Despite pushback, 3 in 4 C-suite, HR leaders in U.S. planning to hike DEI commitment

'Despite the near-constant attacks on DEI programmes in the last year, business leaders are still focused on the facts'

Despite pushback, 3 in 4 C-suite, HR leaders in U.S. planning to hike DEI commitment

Nearly three in four C-suite and human resources leaders in the United States plan to increase their commitment to diversity, equity, and inclusion (DEI) as they recognise its benefits in the workplace.

This is according to the latest findings of Bridge Partners' survey among 400 C-Suite and HR decision-makers in the United States.

"Our data shows not only do business leaders recognise the value of DEI, they are prepared to invest in it," said Tory Clarke, co-founder, and Partner at Bridge Partners, in a statement.

The survey found that among the U.S. leaders:

  • 72% are planning to enhance their DEI programs in the next 24 months
  • 73% say that DEI is more important than it was five years ago
  • 79% have an existing DEI program in place.

"It's encouraging to see that, despite the near-constant attacks on DEI programmes in the last year, business leaders are still focused on the facts — that diverse teams, equitable hiring processes, and inclusive cultures are all valuable drivers of stronger organisations," Clarke said.

Broad benefits of DEI

Further investment in DEI comes as 94% of the respondents recognise its importance to recruitment and retention.

Another 74% said DEI has benefits to reputation, while 68% said it fosters innovation/creativity.

According to the report, C-suite executives are more likely to cite improved share price and bottom line/top line growth as DEI benefits than HR leaders.

"There may be a disconnect between C-suite leaders and HR around the perceived benefits of DEI. However, that does not mean all cannot be true," the report read.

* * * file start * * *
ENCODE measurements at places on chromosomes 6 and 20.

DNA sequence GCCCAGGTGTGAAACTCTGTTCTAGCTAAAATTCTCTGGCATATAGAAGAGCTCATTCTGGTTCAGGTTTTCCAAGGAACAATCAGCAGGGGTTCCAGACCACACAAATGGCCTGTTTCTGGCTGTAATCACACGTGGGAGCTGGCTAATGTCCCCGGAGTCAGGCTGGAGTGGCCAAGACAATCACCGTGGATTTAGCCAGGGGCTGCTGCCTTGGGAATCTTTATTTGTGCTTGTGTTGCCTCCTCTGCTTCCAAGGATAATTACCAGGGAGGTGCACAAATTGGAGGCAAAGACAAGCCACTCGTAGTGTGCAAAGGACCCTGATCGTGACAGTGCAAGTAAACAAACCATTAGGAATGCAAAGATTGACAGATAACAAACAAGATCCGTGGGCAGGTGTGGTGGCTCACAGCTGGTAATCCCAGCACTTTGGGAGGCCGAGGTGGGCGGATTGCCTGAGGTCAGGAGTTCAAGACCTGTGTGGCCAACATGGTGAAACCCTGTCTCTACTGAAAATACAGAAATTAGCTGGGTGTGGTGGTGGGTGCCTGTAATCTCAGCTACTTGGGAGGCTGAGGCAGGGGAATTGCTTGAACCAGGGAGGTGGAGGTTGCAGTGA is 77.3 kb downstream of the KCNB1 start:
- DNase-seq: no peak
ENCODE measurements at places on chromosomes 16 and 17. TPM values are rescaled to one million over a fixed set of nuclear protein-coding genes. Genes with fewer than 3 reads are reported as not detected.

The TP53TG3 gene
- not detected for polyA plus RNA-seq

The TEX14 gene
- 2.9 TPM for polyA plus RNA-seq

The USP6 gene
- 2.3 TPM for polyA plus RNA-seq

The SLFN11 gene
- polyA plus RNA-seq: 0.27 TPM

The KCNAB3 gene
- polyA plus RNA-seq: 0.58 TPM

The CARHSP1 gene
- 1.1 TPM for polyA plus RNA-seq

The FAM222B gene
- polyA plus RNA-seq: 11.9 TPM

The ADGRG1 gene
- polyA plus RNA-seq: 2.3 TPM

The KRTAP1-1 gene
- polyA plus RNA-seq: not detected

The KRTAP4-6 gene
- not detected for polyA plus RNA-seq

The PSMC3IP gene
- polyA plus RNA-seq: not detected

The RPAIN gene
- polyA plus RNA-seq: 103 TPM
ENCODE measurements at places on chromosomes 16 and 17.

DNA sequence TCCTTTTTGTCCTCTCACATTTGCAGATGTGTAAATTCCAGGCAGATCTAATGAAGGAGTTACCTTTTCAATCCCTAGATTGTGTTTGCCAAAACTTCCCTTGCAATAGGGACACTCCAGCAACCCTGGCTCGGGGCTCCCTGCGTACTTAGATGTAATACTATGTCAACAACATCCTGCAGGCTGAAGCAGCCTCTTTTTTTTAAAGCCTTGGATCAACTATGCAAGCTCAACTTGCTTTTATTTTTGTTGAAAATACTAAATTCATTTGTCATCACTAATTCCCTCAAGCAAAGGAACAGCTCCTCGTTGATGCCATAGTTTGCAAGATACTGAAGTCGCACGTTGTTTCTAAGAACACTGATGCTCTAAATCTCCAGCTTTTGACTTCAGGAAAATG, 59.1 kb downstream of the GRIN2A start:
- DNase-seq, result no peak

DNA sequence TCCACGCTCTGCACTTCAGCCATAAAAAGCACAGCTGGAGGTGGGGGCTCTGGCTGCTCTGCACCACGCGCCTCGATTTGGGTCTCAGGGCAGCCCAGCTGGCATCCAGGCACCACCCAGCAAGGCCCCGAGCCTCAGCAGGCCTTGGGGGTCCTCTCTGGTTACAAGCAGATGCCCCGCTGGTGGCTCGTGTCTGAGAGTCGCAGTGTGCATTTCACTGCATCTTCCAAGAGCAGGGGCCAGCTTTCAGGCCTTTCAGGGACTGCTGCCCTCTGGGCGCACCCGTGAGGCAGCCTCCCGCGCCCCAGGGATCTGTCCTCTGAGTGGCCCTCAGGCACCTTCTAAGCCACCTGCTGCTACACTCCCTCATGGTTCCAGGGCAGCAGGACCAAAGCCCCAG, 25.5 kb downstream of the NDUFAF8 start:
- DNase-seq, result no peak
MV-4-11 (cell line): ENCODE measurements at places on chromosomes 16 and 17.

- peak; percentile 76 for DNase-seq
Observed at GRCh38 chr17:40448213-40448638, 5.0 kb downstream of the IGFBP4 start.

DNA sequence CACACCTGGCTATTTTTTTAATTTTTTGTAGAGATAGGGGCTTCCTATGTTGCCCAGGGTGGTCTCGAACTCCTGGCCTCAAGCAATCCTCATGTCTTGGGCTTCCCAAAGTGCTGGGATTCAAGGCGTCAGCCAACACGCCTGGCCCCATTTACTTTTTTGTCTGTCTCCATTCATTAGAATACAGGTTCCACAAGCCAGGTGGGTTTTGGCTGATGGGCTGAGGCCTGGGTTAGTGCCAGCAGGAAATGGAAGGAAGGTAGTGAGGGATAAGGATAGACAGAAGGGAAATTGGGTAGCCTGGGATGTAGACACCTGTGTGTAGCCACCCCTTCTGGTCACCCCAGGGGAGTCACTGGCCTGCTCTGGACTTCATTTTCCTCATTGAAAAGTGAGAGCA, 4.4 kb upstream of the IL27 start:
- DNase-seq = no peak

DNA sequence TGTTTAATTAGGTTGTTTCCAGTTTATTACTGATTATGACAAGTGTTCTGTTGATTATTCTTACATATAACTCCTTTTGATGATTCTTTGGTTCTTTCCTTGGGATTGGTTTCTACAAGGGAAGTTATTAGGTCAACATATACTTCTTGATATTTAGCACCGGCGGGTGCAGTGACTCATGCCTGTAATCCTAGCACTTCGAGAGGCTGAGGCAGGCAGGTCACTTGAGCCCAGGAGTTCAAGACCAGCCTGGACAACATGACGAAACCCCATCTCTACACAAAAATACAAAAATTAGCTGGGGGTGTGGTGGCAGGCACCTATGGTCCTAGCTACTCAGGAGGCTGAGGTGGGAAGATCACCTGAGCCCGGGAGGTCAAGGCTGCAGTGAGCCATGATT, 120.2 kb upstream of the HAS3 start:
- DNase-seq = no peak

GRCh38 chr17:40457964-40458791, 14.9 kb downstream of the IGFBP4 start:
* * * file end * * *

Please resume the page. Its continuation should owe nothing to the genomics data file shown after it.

Source: Bridge Partners

Diversity at executive level

Amid widespread DEI strategies, the report has found that women (84%) as well as racial and ethnic minorities (81%) are the "most commonly represented in executive leadership."

Neurodivergent employees (18%), those formerly incarcerated (20%), as well as immigrants and refugees are among the least represented in leadership (24%), according to the report.


Source: Bridge Partners

Ryan Whitacre, Partner at Bridge Partners, said the findings indicate that diversity "remains elusive at the executive level."

"So it makes sense that firms plan to continue their investment in DEI as leadership seeks the competitive edge such diversity brings," Whitacre said in a statement.

"Beyond that, we see the demographic waves produced by the Millennials – who embrace inclusion and are now in management themselves – and Gen Z, which enters the workplace as the most diverse cohort in history, as strengthening the tidal forces propelling DEI rather than supporting those who call for an ebb to such programs in Corporate America."

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